Allen Carr—he of Easy Way to Stop Smoking fame—published a book in 2004 called The Easy Way to Control Alcohol. There have been later editions but since he died in 2006 if the text has been rewritten it would have been by someone else.
Easy Way to Stop Smoking, in spite of its shortcomings—I describe these in a review that can be seen at https://www.nicotinemonkey.com/review-allen-carrs-famous-book—has undoubtedly helped people to quit the evil weed, but let’s see what he has to say in the original version of his book on alcohol.
It’s a book of pop psychology. And if you didn’t know it was written by the same Allen Carr one might suspect plagiarism, since large chunks of the text are taken right out of the aforementioned book on smoking.
But he hasn’t always made the necessary changes. For example, in the very first paragraph headed ‘The Easy Way to Control Alcohol’, the word smoker(s) occurs four times and nary a word about alcohol. The book in many places seems to be more about smoking than drinking, which must be rather confusing for a non-smoking alcoholic.
There are many stylistic infelicities. For example, the book is sprinkled with redundant adjectives:
one notable exception; powerful poison; highly addictive; no advantages whatsoever; exact opposite; complete opposite; complete idiot; exactly the same; complete control; completely unnatural; completely different; completely dependent; completely irrelevant; completely dominated; gross distortion; ridiculous excuse; so imperceptible; immense pleasure; infinitely more confusing; basic common sense; a poison that does nothing whatsoever for anyone…etc.
There is grammatical carelessness: ‘But if AA are correct…(and on the next page)…and is AA implying that…’ He has a poor grasp of English idioms: ‘You are out of the frying pan and back [sic] into the fire.’ And he can’t resist vulgarity: ‘A smoky atmosphere is about as popular as a fart in a lift.’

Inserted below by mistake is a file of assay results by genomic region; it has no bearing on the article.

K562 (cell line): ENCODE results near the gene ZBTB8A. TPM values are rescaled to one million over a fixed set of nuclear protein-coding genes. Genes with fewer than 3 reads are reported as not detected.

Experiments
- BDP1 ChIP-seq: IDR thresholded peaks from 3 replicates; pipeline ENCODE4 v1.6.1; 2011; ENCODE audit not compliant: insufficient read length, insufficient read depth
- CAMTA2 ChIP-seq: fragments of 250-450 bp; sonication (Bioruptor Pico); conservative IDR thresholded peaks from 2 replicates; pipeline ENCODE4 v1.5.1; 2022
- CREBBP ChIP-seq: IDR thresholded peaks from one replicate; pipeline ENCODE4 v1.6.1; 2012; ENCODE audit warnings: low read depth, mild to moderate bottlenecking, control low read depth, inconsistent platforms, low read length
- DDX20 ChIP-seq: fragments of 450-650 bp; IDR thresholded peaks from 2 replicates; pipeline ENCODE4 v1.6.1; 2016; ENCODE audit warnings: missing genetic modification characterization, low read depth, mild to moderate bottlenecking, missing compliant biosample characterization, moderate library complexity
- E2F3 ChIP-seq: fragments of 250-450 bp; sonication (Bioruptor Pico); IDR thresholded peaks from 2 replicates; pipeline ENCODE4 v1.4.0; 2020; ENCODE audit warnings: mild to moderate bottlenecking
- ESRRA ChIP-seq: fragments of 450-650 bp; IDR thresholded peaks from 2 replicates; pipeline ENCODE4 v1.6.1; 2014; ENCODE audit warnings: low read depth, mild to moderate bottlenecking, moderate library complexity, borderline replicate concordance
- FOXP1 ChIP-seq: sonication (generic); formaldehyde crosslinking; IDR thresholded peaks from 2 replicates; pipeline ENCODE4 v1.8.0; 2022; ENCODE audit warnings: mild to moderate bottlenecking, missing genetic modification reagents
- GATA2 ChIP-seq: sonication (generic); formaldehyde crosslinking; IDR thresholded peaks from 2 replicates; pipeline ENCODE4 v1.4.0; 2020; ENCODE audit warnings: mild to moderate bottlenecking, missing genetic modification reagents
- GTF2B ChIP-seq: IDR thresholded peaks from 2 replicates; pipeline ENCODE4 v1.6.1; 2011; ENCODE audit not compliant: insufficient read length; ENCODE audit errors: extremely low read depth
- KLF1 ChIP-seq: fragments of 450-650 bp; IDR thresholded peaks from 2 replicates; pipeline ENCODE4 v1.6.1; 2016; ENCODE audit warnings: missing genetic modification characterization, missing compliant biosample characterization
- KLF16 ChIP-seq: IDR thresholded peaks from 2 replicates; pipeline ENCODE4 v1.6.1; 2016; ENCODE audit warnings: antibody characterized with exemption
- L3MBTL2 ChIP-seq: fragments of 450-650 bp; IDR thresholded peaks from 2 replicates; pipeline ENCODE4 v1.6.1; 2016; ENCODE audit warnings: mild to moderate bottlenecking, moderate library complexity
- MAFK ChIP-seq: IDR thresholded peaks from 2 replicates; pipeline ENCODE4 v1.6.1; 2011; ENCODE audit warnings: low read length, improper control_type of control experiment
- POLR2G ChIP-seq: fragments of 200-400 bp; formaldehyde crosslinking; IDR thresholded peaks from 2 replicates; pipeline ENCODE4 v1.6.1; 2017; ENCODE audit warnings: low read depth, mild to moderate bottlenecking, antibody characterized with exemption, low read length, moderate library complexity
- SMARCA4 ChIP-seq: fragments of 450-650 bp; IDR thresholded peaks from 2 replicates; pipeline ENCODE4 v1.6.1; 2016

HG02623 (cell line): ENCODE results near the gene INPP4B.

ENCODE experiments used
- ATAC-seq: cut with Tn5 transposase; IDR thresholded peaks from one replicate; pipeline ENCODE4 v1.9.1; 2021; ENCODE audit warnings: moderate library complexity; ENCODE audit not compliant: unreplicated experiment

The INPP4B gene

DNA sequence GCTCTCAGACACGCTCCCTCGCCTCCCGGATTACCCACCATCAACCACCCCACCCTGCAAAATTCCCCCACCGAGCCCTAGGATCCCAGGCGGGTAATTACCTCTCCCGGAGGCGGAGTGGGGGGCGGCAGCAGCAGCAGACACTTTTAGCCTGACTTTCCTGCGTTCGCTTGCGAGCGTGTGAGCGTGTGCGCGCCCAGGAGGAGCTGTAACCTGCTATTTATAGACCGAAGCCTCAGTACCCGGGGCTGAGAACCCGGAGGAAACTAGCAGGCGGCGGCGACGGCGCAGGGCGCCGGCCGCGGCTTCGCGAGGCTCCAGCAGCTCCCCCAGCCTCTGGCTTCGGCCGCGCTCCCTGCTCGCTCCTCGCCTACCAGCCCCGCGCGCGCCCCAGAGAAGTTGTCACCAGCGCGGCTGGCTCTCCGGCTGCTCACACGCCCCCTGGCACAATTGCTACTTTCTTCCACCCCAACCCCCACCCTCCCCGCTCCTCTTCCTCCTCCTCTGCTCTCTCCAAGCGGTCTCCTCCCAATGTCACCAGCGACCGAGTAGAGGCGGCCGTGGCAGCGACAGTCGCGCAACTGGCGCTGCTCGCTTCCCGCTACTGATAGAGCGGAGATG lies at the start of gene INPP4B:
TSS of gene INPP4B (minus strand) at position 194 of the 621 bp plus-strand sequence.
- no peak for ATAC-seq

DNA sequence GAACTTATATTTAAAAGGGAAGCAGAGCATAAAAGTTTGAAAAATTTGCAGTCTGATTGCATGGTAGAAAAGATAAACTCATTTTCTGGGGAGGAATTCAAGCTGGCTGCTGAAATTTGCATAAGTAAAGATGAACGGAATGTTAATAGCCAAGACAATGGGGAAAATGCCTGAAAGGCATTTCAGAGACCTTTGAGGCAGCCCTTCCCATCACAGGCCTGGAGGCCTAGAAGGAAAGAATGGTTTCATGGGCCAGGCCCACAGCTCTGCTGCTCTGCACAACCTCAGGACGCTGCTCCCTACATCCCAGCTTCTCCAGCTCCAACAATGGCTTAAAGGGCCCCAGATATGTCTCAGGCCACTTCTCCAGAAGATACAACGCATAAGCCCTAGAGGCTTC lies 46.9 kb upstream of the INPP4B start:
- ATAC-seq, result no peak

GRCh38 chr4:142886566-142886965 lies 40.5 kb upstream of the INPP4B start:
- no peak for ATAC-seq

Much use is made of exaggeration:
Alcoholics…tend to be a menace to society…[Alcohol is] a powerful poison and will shorten your life considerably. It is also highly addictive, will debilitate your immune system and impede your concentration. It will systematically destroy your nervous system, your confidence, your courage and your ability to relax…90 percent of intelligent Western society is already hooked on it…Alcohol is a very powerful poison…Nine out of ten people that you know, including you, are dependent upon alcohol…The only difference between the alcohol trade and the heroin trade is that one is legal and the other isn’t….[Alcohol] makes us feel suicidal…Alcohol is the No 1 cause of unhappiness in our society.’
Simplistic reasoning abounds:
You don’t satisfy your thirst by having a drink. On the contrary, you create a little monster inside your body that has an insatiable thirst…The real evil is the Big Monster.’
And how about this:
Wine is alcohol is diluted with water and other additives to sweeten it and make it taste good.
The author shows poor understanding of biology:
Your lungs continue to breathe in oxygen, and your heart continues to pump that oxygen and other chemicals through the circulatory system to the parts of the body that require them…pushing a hypodermic syringe into a vein. (This would be impossible—perhaps he means a hypodermic needle.)
It’s over-long, repetitive and contain too much autobiographical detail. I’m not really interested in Allen Carr’s escapades playing golf or what he gets up to at his bowls club, nor do I wish to know about his personal medical problems: ‘As a youngster I regularly suffered from constipation, which in turn developed into haemorrhoids.’
Mr Carr seems to have got carried away with the expression ‘The drinking wasn’t so bad. It was the bits in between that were tough.’ (p131). This is repeated six times on the next two pages:
Those miserable in-between bits…During the bits in between the drinking…during these in-between bits…the misery of the bits in between the drinking…the misery of the bits in between…the misery of the bits in between.
He shows no real understanding of the mechanism of alcohol addiction and lumps all drinkers together as actual or potential alcoholics: ‘There are no advantages whatsoever to taking alcohol.’ Then he says: ‘I could drink a lot without it even affecting me.’ Well, there’s a difference for a start, between actual or potential alcoholics and normal drinkers who, according to Mr Carr, do not exist.
The home-spun philosophy and pep-talk approach might help some people, but the underlying theory seems to be abolitionist. That should solve the problem!
Text © Gabriel Symonds